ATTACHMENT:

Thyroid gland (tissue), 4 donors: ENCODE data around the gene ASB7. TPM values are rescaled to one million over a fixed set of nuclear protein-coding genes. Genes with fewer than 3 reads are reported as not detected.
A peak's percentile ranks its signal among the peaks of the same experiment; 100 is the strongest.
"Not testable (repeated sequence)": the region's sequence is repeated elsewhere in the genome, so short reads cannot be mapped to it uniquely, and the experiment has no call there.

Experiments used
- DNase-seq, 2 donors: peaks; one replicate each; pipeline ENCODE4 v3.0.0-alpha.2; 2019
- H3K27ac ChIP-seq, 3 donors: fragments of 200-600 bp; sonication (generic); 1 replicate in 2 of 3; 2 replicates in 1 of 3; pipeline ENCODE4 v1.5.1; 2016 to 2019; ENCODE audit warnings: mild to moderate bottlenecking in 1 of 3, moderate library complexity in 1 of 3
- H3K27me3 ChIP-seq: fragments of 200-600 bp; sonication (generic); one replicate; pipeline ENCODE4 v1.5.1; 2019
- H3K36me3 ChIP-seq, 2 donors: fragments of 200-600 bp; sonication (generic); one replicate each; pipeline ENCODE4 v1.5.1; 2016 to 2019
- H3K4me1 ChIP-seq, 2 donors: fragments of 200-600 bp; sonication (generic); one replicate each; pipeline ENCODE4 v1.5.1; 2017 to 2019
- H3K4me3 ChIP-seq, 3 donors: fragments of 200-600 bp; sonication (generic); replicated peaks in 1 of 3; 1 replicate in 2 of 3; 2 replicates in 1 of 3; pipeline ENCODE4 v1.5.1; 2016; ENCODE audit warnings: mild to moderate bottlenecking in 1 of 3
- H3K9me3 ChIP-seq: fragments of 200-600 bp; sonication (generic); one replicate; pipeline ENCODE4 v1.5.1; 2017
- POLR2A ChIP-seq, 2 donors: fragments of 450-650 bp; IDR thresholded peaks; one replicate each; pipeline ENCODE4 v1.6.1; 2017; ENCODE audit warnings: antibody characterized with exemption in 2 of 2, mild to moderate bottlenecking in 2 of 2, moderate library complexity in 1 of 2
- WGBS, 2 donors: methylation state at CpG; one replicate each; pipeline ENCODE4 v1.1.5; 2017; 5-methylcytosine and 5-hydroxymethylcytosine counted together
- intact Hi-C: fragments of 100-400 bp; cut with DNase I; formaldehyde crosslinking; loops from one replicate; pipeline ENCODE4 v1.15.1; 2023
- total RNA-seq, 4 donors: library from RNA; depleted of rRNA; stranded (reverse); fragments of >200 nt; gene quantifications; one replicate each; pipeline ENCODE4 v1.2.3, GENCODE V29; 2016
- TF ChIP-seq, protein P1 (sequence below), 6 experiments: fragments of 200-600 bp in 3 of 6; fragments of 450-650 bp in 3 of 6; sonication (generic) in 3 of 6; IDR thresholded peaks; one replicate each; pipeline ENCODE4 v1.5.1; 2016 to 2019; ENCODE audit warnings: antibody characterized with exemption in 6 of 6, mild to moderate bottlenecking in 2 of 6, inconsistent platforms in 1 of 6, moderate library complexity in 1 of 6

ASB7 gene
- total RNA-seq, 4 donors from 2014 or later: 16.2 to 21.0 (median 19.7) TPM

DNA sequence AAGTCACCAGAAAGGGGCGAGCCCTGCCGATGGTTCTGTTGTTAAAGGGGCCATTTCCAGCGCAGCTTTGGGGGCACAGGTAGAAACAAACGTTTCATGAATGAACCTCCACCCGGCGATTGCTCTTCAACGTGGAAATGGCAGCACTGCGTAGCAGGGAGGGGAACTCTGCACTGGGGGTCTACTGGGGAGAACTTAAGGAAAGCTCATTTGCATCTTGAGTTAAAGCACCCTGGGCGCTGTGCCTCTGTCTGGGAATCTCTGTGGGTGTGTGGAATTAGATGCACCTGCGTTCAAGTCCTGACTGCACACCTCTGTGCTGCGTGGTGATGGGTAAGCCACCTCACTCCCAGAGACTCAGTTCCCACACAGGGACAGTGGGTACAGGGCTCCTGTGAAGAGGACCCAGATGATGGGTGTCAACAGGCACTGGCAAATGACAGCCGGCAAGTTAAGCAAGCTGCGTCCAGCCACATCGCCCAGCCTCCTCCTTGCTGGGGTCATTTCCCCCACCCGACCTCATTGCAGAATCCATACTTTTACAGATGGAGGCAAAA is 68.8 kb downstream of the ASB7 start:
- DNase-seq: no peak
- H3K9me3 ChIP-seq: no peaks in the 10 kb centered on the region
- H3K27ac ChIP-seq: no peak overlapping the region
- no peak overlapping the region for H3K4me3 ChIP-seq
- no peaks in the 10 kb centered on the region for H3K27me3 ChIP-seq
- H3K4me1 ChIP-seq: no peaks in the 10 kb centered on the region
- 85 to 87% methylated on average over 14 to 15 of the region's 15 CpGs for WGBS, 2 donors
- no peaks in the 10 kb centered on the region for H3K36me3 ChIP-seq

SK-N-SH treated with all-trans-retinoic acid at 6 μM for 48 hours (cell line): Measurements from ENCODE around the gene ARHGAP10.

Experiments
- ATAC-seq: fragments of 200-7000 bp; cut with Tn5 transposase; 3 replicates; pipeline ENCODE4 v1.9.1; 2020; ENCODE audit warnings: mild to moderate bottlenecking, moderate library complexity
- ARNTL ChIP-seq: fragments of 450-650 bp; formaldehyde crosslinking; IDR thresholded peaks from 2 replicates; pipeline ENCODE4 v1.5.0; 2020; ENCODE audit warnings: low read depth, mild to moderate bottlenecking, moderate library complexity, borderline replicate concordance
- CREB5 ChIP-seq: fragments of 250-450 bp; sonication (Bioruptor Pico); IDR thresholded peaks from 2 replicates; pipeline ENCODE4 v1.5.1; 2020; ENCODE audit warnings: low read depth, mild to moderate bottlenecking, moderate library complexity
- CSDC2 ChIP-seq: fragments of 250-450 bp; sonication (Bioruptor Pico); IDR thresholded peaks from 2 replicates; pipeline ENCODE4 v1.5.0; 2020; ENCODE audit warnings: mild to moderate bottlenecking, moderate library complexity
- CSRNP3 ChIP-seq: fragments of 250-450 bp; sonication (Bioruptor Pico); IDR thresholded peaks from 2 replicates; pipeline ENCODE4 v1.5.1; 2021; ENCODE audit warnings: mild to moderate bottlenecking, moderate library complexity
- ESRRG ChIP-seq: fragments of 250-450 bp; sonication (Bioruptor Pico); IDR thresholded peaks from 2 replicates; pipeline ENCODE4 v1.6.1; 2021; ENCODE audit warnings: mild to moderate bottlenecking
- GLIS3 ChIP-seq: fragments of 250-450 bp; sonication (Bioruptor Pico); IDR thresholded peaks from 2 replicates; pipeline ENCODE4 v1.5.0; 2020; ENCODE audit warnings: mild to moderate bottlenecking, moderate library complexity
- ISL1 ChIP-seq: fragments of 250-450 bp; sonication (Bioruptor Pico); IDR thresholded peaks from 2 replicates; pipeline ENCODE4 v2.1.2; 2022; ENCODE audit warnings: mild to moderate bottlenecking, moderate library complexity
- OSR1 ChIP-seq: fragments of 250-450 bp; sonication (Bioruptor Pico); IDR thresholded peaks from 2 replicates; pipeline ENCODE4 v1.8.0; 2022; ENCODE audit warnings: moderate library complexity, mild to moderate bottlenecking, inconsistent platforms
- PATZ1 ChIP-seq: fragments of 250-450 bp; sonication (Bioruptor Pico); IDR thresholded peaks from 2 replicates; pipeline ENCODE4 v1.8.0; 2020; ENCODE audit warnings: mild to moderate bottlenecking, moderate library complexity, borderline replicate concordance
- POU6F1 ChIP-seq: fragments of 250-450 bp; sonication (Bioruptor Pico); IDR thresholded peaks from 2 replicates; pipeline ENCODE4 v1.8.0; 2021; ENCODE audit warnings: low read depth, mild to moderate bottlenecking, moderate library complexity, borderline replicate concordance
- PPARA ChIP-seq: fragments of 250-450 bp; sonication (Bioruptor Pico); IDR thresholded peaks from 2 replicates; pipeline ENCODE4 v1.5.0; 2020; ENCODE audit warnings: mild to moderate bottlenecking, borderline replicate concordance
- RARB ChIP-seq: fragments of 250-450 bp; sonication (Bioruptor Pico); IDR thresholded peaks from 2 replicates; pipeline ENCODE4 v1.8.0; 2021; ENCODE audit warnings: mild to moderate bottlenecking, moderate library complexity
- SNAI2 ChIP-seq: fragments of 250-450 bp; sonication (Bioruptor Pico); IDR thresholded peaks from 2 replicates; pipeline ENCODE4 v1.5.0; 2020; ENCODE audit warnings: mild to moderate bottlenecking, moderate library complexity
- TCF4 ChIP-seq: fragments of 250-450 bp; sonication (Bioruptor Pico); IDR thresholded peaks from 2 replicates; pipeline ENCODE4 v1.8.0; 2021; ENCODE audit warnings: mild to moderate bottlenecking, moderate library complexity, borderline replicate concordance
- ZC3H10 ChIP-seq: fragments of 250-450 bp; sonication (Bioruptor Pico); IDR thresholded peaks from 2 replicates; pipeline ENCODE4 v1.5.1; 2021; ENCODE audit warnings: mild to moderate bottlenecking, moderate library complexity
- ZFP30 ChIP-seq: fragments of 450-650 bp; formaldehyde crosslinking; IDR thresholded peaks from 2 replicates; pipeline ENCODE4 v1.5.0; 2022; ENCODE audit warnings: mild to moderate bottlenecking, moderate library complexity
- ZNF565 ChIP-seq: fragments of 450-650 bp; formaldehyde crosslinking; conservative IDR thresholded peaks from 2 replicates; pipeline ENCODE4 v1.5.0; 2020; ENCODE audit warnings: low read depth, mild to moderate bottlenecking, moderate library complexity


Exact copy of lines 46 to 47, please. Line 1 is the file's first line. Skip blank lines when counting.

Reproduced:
- ZFP30 ChIP-seq: fragments of 450-650 bp; formaldehyde crosslinking; IDR thresholded peaks from 2 replicates; pipeline ENCODE4 v1.5.0; 2022; ENCODE audit warnings: mild to moderate bottlenecking, moderate library complexity
- ZNF565 ChIP-seq: fragments of 450-650 bp; formaldehyde crosslinking; conservative IDR thresholded peaks from 2 replicates; pipeline ENCODE4 v1.5.0; 2020; ENCODE audit warnings: low read depth, mild to moderate bottlenecking, moderate library complexity